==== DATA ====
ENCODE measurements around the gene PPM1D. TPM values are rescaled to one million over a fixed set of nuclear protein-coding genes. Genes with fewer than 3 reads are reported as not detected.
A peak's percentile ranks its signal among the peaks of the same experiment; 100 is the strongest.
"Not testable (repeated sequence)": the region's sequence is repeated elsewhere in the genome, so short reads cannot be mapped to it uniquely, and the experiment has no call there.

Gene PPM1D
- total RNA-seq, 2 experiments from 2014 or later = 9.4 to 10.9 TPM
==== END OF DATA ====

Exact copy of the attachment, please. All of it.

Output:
ENCODE measurements around the gene PPM1D. TPM values are rescaled to one million over a fixed set of nuclear protein-coding genes. Genes with fewer than 3 reads are reported as not detected.
A peak's percentile ranks its signal among the peaks of the same experiment; 100 is the strongest.
"Not testable (repeated sequence)": the region's sequence is repeated elsewhere in the genome, so short reads cannot be mapped to it uniquely, and the experiment has no call there.

Gene PPM1D
- total RNA-seq, 2 experiments from 2014 or later = 9.4 to 10.9 TPM